Our colleges and universities exist in kind of an odd position. I think probably the closest analogy is organized religion, where you have nonprofit institutions that have been around for a long, long time whose nonprofit status is a function of an assumed and in most ways quite real sense that these are organizations that serve the public good but aren't really accountable to the public.
They sustain themselves; they have their own set of values. If you look at the decisions they make, those values are quite apparent, particularly our four-year colleges and universities. The professional status is bound up in academia, in scholarship. And so these universities are organized in such a way that reflects that.
Professors are recruited and paid based on their academic reputations, not on whether they're any good at teaching. And there is a desire for status. There is a constant competition with one another, and the thing about reputational competition is that there's no end to it. You don't ever reach some point where you are as good as you can be because the only question is are you as good as the university in the next state or somewhere else in your athletic league.
So there's no ceiling to how much money colleges and universities can spend competing with one another, and that's one of the reasons they continue to spend and spend.
DAVIES: Is there a, I don't know, a classic case of poster child for this kind of activity?
CAREY: There's a certain class of university that has arisen, I would say, in the last 20 years or so. I live in Washington, D.C., and I think one of them is here in Washington, D.C., George Washington University. They tend to be located in urban areas, I would point to New York University in New York, University of Southern California in Los Angeles.
These are private research universities that have taken advantage of their fortunate geographic position as part of dynamic urban areas to really rise through the ranks of status in academia basically on the backs of student tuition. So George Washington, GW as people call it here is one of the most expensive colleges and universities in America. They charge I think north of $55,000 a year in tuition.
And because they're not as wealthy as, say, Georgetown University, which is just right up the street, and they don't attract as wealthy a clientele, a fair amount of that tuition comes from borrowing. Debt levels are unusually high at GW. They're unusually high at NYU.
DAVIES: Student debt levels.
CAREY: Student debt levels, that's exactly right. So they charge a lot of money, and they use that money to again build the buildings and buy the professors and recruit the students and get a better basketball team and all the markers of status in the profession, and it works.
Look at the US News rankings, US News & World Report rankings. These are institutions that have risen through the ranks over time. The students who attend have higher SAT scores. Everything seems to be going well, but again, there is a cost to that, and the cost is borne substantially by the students and families who attend.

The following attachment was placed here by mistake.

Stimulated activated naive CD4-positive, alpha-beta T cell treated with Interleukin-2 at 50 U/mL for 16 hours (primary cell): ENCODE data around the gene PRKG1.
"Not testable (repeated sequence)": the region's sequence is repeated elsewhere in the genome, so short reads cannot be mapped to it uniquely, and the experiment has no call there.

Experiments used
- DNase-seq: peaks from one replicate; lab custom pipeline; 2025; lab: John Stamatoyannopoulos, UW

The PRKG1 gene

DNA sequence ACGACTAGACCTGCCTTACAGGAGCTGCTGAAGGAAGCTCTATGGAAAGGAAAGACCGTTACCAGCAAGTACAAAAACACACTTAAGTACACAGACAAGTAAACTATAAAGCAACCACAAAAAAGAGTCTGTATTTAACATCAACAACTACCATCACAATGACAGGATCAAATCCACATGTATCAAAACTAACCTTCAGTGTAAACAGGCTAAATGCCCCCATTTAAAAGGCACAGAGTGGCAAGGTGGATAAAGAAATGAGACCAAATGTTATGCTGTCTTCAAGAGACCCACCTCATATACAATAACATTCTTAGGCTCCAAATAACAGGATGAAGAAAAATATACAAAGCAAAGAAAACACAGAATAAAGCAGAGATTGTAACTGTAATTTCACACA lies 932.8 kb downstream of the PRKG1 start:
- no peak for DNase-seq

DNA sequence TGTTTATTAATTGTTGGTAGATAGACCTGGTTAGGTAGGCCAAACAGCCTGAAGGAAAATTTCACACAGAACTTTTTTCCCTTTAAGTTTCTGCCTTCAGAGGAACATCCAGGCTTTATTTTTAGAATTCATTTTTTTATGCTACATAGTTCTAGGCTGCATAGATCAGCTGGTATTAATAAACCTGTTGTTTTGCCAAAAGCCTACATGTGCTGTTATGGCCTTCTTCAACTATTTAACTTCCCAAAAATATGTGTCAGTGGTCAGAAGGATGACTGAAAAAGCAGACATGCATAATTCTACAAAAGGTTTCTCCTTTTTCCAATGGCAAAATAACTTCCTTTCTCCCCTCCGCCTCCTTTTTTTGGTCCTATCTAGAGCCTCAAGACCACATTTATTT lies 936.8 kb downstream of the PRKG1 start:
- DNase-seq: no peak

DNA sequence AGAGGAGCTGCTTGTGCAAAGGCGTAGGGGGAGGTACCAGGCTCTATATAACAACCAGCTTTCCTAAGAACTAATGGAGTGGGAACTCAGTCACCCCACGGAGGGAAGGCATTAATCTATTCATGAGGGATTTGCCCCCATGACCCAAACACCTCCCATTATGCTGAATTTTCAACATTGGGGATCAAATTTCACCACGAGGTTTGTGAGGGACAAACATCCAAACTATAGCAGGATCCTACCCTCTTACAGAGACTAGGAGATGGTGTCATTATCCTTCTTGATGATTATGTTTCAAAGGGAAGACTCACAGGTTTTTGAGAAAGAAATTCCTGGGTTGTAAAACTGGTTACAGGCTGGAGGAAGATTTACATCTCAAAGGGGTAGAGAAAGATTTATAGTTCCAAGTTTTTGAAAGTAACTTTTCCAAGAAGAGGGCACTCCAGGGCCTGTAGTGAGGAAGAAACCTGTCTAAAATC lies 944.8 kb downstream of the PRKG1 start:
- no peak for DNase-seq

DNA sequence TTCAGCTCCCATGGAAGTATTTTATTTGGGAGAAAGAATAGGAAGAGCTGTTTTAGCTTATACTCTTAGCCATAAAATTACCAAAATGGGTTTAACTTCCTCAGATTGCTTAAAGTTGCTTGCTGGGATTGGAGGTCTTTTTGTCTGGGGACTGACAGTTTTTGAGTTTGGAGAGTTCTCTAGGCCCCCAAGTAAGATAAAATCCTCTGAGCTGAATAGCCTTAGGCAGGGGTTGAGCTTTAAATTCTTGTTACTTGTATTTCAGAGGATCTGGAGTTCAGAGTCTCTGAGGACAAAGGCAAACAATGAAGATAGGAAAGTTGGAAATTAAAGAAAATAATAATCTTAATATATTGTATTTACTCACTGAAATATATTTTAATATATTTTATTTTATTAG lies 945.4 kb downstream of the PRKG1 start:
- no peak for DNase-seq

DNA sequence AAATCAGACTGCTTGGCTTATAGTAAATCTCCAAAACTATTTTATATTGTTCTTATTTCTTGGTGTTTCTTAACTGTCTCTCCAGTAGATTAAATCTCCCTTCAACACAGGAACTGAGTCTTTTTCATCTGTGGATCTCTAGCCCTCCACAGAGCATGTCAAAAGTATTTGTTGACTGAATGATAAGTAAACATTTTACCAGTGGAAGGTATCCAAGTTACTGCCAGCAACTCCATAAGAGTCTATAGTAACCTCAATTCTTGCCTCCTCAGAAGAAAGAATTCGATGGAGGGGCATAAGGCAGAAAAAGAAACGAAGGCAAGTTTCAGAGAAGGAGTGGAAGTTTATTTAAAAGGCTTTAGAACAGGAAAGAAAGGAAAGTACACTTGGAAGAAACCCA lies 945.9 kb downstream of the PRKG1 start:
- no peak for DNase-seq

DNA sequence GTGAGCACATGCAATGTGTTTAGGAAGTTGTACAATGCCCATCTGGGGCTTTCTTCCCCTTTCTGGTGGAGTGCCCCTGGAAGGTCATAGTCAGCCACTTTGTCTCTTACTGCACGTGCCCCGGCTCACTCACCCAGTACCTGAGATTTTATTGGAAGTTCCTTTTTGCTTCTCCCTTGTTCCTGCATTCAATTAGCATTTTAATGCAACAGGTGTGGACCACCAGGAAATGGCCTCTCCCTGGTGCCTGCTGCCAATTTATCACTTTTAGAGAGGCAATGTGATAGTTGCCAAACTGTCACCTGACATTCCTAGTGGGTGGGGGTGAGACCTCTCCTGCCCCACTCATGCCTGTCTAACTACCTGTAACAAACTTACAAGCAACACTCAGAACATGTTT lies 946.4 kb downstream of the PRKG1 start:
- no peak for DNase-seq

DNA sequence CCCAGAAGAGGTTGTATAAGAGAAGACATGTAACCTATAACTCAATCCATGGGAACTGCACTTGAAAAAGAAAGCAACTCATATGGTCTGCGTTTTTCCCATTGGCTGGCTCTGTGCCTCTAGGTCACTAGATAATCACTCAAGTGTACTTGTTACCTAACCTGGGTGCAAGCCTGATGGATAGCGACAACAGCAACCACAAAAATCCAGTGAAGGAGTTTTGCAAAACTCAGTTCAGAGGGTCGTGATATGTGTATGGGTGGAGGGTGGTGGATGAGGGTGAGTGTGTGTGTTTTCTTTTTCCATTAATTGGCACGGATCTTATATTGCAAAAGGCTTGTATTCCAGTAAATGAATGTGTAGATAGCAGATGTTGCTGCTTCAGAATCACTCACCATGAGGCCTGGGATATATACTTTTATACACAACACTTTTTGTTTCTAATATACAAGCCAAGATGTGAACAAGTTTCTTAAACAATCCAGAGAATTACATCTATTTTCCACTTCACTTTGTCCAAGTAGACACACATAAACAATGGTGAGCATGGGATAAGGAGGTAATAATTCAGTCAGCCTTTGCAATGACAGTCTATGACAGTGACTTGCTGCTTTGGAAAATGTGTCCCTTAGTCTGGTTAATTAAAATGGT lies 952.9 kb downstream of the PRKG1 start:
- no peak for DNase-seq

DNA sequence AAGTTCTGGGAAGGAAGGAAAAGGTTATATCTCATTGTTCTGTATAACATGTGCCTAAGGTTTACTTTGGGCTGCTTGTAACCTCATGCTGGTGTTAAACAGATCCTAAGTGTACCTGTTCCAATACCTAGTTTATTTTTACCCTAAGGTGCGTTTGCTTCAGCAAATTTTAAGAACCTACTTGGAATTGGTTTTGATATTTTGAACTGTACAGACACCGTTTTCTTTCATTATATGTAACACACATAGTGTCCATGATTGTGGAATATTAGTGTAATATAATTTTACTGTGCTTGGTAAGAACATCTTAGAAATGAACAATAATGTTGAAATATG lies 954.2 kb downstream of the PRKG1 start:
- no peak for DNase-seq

DAVIES: How influential are the US News & World rankings of colleges and universities? They've been around for a while.
CAREY: I think they're quite influential. Now, this is a topic of debate sometimes in academia, and people will say, well, students don't really look at those, and there are other things that we care about. And the thing to understand about the US News rankings is that they, they simply made numbers out of a value system that was already in place.
They empiricized a sense of higher education quality that revolves around three things, I would say: wealth, exclusivity and fame. If you look at all the components of the US News rankings, it's the wealthy institutions that have the smallest admissions rate and are the most well-known for their students and for their professors that always sit atop the list.
It's not a coincidence that every year, Harvard and Princeton go back and forth between number one and number two. Now, US News didn't invent the idea or the thought that status was a function of wealth and fame and exclusivity. You could say that about lots of things other than higher education. It's perhaps just a fundamental element of human society.
What they have done is I think lent fuel to the fire, and they've given - they've created a mechanism by which universities that haven't been around for hundreds of years are able to climb up through the ranks and kind of claw their way past their competitors from a status basis.
DAVIES: And are public universities engaged in this kind of competition as much as private colleges?
CAREY: They are, although it's difficult for them because they have more of a public mission. They're obligated to enroll larger numbers of students from the states in which they are located. They are dependent on public funding, which particularly in the last few years, has been very difficult for public universities as they've seen their public funding cut.
But they definitely inhabit the same value system. If you look at the professors who teach at public universities, a lot of them went to school at the best private universities because we churn out a lot more graduate students in this country than we have room for in our tenured faculty. And so what tends to happen is people don't get jobs at universities that are as good as the university where they trained.